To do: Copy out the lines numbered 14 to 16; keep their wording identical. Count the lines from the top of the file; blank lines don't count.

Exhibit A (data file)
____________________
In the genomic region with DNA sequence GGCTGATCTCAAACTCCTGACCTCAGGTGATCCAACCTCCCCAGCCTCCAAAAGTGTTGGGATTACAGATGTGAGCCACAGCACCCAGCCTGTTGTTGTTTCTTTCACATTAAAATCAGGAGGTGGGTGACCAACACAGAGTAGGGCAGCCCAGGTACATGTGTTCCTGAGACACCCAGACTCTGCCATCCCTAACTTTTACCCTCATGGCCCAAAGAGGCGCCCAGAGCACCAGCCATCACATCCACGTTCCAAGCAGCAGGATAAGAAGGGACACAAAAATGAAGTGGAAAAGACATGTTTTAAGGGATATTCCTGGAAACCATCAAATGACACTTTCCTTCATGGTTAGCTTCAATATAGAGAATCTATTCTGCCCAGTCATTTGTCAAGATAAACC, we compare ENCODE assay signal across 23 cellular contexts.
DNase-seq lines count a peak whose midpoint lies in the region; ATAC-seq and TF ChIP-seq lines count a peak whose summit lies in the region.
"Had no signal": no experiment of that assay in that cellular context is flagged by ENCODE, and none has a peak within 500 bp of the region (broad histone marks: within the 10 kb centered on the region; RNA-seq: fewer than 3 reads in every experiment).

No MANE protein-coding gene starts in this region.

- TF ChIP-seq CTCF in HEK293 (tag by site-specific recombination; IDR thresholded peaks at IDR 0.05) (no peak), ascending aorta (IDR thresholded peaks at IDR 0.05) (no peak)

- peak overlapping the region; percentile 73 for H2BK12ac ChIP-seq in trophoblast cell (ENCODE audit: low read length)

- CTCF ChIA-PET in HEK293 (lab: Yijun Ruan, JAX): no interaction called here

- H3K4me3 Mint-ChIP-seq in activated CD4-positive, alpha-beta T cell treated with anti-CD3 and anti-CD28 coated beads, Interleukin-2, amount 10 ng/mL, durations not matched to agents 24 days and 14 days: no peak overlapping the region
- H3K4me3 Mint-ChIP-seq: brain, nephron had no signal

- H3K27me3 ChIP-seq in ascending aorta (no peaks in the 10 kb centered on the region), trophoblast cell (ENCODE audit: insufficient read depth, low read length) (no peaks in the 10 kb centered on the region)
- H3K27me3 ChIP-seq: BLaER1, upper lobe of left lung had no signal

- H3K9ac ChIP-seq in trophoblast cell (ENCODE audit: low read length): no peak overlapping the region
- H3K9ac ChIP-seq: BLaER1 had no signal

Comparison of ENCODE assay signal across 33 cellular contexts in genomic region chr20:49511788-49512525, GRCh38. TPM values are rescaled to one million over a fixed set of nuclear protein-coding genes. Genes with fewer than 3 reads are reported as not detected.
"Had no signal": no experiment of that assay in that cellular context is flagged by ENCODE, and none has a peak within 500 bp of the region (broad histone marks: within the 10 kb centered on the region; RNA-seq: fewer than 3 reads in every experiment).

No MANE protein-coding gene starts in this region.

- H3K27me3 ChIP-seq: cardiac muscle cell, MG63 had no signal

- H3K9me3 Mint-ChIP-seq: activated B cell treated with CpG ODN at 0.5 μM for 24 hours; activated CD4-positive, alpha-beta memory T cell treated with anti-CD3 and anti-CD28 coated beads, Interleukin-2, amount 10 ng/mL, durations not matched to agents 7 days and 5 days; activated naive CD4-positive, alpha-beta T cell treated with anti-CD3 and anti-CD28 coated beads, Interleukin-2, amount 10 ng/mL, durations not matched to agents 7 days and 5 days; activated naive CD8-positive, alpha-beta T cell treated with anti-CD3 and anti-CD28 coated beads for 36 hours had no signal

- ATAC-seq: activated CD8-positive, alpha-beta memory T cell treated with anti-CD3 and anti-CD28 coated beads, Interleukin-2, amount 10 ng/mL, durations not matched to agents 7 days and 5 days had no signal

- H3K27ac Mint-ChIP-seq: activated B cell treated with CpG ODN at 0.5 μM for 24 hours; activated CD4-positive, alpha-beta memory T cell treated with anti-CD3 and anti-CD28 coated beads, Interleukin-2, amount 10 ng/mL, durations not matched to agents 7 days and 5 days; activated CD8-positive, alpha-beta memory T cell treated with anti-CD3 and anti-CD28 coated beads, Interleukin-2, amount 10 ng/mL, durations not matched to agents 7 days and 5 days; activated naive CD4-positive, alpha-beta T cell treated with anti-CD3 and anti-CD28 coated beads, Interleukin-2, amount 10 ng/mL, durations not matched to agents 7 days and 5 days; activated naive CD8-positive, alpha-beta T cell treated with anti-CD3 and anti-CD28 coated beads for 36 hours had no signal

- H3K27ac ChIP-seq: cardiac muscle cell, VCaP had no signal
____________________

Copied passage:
Comparison of ENCODE assay signal across 33 cellular contexts in genomic region chr20:49511788-49512525, GRCh38. TPM values are rescaled to one million over a fixed set of nuclear protein-coding genes. Genes with fewer than 3 reads are reported as not detected.
"Had no signal": no experiment of that assay in that cellular context is flagged by ENCODE, and none has a peak within 500 bp of the region (broad histone marks: within the 10 kb centered on the region; RNA-seq: fewer than 3 reads in every experiment).

No MANE protein-coding gene starts in this region.